2. When you first open it, no source (i.e. camera) is selected—you have to tell the software what webcam you’re using.
  3. Click Source 1 in the left panel.
  4. Click the arrow next to None to see all available Logitech webcams you have installed.
  5. Assuming you followed all the instructions above correctly, you should see your Logitech C270 webcam listed.
  6. Select it. Your webcam will turn on.
  7. You can now use all the setting options in the left panel to adjust light, zoom etc. As you change the settings, the camera image on the right changes to reflect those settings. NOTE: Collin recommended that you DON’T change the resolution to anything higher than 720p (the default for me); in his words ‘it will just look like crap’. He also said that some other settings may be incompatible, but only trial and error will show what they are. All the settings I tried for 720p resolution seemed to work, except those that are locked unless you are signed into Logitech.

Again, thank you Collin for the information that allowed me to use Capture software with my ‘unsupported’ Logitech webcam.

[Links last checked March 2021]

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Finding high resolution artwork from Apple TV, iTunes etc.

February 24, 2021

My husband collects information about music, musicians, and songwriters, and one of the things he uses to find and confirm metadata is album covers. However, the default size of artwork on iTunes is quite small and low resolution. He has all sorts of workarounds he uses (e.g. view the page source, search the HTML code for JPGs, change the pixel size in the URL, etc.). It’s cumbersome at best and adds a lot of overhead in hours to his research.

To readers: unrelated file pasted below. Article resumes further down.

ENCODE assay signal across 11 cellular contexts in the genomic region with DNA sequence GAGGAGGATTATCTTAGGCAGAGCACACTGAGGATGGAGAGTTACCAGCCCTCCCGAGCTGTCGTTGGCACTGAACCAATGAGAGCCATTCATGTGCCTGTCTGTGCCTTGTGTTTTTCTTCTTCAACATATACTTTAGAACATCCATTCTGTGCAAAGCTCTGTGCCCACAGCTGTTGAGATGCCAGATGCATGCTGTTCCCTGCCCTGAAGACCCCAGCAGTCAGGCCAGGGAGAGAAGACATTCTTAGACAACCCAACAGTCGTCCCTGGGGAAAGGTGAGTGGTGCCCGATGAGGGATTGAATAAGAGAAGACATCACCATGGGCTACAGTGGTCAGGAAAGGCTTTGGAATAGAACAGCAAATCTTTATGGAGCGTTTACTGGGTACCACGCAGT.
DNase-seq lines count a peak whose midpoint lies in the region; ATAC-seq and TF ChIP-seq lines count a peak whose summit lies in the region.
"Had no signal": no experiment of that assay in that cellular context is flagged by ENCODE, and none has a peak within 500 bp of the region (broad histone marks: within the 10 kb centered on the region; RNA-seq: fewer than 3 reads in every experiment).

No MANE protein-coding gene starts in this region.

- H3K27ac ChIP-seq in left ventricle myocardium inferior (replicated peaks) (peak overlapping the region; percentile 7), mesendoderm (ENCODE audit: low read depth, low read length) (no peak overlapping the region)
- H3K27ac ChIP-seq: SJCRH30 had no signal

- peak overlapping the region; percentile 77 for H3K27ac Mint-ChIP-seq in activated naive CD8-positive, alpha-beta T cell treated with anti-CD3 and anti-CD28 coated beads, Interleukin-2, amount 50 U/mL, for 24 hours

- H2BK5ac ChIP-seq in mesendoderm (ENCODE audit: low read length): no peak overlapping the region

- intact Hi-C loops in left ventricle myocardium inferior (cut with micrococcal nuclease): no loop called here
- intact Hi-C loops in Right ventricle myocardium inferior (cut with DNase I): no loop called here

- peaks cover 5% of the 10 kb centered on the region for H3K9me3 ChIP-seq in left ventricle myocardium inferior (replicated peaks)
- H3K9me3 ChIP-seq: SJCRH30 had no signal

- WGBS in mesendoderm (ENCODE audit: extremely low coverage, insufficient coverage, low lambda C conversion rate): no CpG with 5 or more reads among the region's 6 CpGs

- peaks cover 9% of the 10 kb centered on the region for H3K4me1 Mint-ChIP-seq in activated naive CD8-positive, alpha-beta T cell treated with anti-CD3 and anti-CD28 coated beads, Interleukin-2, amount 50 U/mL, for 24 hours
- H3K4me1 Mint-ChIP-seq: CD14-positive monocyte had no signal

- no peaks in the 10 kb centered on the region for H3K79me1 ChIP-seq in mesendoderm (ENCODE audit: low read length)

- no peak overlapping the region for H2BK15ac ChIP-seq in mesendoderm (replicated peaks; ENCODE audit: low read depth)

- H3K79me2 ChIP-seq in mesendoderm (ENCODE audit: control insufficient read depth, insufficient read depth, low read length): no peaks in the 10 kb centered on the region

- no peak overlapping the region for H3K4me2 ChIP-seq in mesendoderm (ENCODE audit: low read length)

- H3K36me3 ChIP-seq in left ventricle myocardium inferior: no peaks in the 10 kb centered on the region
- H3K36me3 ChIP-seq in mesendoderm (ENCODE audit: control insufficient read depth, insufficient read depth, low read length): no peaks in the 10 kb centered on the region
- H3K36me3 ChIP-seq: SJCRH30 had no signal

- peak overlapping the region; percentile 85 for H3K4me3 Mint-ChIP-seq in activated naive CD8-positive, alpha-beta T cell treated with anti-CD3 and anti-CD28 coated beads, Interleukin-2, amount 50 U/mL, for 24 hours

Until now.

Someone on one of his forums alerted him to a very cool website from a UK developer, Ben Dodson, that extracts just the album art from iTunes (and artwork for Apple TV shows and Apple movies) and allows it be be viewed at various resolutions. It isn’t an app and only works in a browser, as far as I can tell.

For artwork from all sorts of Apple media, including iTunes, for a particular title, go to: https://bendodson.com/projects/itunes-artwork-finder/  Once there, select the type of media (1), enter the title you’re searching for (2), select the media’s country of origin (2), then click Get the artwork (4). Wait a few seconds and the artwork matching your search criteria will display. You have the options of Standard or High Resolution (it will take a few extra seconds to display the artwork at high resolution). If the album, for example, has various covers or the title has been used by various artists, then scroll down to see each.

If you want to search by the iTunes web address instead, go to: https://bendodson.com/projects/apple-music-artwork-finder/

If you want to search for artwork related to Apple TV shows or Apple movies, go to: https://bendodson.com/projects/apple-tv-movies-artwork-finder/ Once you’ve found what you want, click the resolution and artwork you want to see from the list on the right.

NOTE: Ben Dodson has made this website free but there are some caveats, so read those on each of the web pages above. The main one is that this ONLY works with media products available from Apple, and not any other source.